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12.09.2019 | Article | Ausgabe 1/2020

Diabetologia 1/2020

Trends in cancer mortality among people with vs without diabetes in the USA, 1988–2015

Diabetologia > Ausgabe 1/2020
Jessica L. Harding, Linda J. Andes, Edward W. Gregg, Yiling J. Cheng, Hannah K. Weir, Kai M. Bullard, Nilka Ríos Burrows, Giuseppina Imperatore
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Electronic supplementary material

The online version of this article (https://​doi.​org/​10.​1007/​s00125-019-04991-x) contains peer-reviewed but unedited supplementary material, which is available to authorised users.

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Cancer-related death is higher among people with vs without diabetes. However, it is not known if this excess risk has changed over time or what types of cancer may be driving these changes.


To estimate rates of site-specific cancer mortality in adults with vs without self-reported diagnosed diabetes, we used data from adults aged ≥18 years at the time of the interview who participated in the 1985—2012 National Health Interview Survey. Participants’ data were linked to the National Death Index by the National Center for Health Statistics to determine vital status and cause of death through to the end of 2015. Cancer deaths were classified according to underlying cause of death. Death rates for five time periods (1988–1994, 1995–1999, 2000–2004, 2005–2009, 2010–2015) were estimated using discrete Poisson regression models adjusted for age, sex and race/ethnicity with p for linear trend reported (ptrend). Site-specific cancer mortality rates were stratified by diabetes status and period, and total cancer mortality rates were additionally stratified by sex, race/ethnicity, education and BMI status.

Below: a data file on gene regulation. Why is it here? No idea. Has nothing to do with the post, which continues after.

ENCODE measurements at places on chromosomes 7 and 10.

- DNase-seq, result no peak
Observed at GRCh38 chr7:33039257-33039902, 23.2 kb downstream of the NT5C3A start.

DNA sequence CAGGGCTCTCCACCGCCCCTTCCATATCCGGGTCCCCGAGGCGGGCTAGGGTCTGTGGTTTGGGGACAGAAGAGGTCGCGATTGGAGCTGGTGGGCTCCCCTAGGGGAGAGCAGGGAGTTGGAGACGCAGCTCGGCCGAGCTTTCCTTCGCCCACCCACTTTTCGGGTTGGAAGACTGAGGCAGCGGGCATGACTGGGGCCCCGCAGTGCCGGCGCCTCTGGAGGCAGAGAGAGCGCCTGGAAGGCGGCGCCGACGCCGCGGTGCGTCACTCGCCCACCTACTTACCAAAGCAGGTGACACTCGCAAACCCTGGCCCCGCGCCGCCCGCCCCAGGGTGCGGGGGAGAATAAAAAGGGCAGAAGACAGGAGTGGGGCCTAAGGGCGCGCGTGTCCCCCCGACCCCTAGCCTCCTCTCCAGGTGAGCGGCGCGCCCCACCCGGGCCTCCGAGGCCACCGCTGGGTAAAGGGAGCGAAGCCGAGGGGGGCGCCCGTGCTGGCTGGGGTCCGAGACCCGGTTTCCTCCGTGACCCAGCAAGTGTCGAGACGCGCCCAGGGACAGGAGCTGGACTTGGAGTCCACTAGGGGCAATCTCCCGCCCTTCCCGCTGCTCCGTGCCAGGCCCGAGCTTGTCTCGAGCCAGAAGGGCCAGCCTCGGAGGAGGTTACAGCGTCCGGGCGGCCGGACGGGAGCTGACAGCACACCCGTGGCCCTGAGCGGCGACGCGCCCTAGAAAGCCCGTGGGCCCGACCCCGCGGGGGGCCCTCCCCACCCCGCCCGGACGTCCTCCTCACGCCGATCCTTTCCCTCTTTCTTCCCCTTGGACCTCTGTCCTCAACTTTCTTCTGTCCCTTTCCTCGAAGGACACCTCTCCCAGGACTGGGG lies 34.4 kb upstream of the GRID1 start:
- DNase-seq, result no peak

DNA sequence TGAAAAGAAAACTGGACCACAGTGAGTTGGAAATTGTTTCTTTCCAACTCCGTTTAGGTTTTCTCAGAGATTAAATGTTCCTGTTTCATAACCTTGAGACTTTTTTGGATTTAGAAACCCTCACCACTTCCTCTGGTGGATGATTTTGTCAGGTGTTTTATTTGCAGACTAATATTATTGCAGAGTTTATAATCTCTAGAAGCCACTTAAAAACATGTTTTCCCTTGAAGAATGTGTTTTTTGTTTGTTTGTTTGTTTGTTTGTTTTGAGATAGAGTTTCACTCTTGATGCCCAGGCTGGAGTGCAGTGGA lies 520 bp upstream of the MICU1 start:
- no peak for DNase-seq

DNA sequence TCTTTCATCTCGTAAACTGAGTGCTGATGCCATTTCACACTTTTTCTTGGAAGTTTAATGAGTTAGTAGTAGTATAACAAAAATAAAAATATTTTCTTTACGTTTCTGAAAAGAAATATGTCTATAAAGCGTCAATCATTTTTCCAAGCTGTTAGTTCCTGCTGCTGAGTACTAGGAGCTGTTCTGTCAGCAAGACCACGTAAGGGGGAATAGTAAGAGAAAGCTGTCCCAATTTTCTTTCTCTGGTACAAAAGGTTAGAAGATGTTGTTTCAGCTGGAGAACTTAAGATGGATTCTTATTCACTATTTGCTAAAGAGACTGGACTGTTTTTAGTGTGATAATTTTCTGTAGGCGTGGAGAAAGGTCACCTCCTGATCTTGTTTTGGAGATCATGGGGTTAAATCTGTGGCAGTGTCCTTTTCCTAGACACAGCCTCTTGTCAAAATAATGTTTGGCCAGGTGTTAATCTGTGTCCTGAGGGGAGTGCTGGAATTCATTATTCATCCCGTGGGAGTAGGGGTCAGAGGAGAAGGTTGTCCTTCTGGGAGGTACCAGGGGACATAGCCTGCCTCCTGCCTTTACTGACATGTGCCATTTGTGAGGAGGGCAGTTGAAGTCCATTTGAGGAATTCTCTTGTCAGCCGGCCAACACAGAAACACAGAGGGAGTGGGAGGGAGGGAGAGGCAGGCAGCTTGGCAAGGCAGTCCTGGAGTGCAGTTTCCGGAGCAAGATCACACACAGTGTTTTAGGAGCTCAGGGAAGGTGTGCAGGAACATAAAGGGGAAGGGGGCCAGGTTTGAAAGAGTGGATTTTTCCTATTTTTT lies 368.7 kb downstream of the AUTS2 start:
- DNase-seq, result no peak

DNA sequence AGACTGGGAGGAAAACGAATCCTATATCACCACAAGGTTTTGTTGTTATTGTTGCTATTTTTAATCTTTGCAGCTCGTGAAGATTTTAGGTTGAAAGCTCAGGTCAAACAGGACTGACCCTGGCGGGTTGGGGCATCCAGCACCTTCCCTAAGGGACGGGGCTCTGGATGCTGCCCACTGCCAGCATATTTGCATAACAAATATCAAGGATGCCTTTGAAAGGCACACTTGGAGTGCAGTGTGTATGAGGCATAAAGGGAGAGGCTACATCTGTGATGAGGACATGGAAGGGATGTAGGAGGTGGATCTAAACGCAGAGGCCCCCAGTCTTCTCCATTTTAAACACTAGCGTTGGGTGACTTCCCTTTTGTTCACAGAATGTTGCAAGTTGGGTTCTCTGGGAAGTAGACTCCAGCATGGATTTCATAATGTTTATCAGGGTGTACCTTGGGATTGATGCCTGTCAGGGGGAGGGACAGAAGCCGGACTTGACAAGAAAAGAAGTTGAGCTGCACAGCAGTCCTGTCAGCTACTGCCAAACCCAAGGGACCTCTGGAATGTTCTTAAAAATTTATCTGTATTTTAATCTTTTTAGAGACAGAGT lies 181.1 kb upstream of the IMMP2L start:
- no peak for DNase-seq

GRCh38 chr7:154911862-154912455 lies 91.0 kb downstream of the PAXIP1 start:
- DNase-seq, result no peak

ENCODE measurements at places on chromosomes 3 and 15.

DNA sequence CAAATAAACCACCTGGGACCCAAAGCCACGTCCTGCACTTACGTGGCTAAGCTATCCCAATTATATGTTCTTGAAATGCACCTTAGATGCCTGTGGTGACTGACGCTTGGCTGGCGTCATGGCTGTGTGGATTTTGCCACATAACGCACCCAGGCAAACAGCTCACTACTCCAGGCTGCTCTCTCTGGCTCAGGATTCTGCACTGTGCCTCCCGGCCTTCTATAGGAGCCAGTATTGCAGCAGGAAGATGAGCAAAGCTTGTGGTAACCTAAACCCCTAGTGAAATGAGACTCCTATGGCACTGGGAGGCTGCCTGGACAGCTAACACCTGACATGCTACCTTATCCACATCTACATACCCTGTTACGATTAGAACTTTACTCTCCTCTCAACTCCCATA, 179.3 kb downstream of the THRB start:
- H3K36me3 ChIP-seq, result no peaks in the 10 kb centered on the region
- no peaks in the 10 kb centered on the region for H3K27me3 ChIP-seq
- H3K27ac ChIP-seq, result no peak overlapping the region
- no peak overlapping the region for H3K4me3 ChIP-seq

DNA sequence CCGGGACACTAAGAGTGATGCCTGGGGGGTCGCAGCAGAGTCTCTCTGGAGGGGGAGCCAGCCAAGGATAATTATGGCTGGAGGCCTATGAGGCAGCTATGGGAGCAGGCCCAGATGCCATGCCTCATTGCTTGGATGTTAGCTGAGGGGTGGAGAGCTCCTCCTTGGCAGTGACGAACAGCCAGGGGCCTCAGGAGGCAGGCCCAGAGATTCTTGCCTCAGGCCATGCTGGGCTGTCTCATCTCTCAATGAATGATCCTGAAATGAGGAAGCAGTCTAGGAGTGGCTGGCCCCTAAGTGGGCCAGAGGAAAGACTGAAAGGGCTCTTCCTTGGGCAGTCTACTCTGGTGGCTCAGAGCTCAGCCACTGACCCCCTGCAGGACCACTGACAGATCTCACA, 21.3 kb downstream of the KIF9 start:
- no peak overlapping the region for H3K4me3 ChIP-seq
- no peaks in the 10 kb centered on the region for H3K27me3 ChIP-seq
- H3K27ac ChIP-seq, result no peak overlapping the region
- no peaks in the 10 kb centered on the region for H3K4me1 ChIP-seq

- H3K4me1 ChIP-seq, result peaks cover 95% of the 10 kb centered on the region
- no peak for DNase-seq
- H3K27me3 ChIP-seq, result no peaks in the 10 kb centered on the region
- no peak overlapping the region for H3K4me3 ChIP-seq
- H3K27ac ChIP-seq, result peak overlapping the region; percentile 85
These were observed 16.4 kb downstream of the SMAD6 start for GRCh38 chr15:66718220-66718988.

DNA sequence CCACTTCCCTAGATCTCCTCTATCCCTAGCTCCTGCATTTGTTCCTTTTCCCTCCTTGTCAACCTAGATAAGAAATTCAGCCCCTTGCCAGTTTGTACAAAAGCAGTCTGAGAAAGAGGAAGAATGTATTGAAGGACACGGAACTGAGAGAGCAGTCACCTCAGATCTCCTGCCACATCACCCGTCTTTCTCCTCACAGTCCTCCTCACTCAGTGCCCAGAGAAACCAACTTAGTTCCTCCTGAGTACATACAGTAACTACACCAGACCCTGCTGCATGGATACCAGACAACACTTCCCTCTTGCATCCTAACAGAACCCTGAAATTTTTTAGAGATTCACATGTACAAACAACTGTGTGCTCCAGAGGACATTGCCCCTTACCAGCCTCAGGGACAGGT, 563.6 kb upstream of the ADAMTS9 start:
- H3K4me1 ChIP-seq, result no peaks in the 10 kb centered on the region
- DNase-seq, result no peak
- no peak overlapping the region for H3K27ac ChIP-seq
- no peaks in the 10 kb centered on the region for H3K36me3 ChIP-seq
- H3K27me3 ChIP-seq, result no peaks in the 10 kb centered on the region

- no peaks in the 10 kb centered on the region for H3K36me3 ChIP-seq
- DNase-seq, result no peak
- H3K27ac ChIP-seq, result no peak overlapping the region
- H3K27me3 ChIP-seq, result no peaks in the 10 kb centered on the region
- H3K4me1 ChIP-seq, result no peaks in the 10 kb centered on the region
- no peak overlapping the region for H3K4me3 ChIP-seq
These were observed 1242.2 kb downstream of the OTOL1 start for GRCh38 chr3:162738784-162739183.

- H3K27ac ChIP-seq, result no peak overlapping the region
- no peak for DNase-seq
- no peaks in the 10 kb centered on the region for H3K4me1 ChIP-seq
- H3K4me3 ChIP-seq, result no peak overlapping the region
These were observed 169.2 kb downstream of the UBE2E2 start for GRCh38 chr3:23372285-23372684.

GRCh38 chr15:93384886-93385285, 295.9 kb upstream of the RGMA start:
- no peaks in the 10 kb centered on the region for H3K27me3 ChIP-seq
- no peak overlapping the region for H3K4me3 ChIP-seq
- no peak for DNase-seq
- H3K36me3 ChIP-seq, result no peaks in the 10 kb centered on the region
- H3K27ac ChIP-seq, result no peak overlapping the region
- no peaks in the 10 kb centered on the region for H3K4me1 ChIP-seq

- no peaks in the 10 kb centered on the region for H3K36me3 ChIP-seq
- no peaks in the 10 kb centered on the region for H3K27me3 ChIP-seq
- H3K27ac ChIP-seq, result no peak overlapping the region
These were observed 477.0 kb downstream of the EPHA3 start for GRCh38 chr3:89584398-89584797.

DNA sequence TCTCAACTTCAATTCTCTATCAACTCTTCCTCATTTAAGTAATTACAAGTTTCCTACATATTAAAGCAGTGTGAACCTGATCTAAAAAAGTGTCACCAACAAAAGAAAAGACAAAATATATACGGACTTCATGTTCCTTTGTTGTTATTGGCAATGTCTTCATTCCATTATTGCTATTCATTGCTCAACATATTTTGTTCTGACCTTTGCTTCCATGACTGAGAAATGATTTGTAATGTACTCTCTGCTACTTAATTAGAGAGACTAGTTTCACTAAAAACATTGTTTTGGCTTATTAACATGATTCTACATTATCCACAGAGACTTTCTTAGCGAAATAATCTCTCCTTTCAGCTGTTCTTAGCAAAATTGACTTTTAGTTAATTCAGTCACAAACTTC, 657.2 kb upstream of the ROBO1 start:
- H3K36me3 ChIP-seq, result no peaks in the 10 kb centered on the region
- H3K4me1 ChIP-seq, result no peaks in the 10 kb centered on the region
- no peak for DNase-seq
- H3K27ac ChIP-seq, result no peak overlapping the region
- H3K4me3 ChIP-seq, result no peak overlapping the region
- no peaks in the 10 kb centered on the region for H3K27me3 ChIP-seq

Among adults with diabetes, age-adjusted cancer mortality rates (per 10,000 person-years) declined 25.5% from 39.1 (95% CI 30.1, 50.8) in 1988–1994 to 29.7 (26.6, 33.1) in 2010–2015, ptrend < 0.001. Among adults without diabetes, rates declined 25.2% from 30.9 (28.6, 33.4) in 1988–1994 to 23.2 (22.1, 24.2) in 2010–2015, ptrend < 0.01. Adults with diabetes remained approximately 30% more likely to die from cancer than people without diabetes, and this excess risk did not improve over time. In adults with diabetes, cancer mortality rates did not decline in some population subgroups (including black people, people with lower levels of education and obese people), and the excess risk increased for obese adults with vs without diabetes. Declines in total cancer mortality rates in adults with diabetes appear to be driven by large relative declines in cancers of the pancreas (55%) and breast (65%), while for lung cancer, declines are modest (7%).


Declines in cancer mortality rates were observed in adults with and without diabetes. However, adults with diabetes continue to be more likely to die from cancer than people without diabetes. This study highlights the continued need for greater cancer risk-factor mitigation, especially in adults with diabetes.

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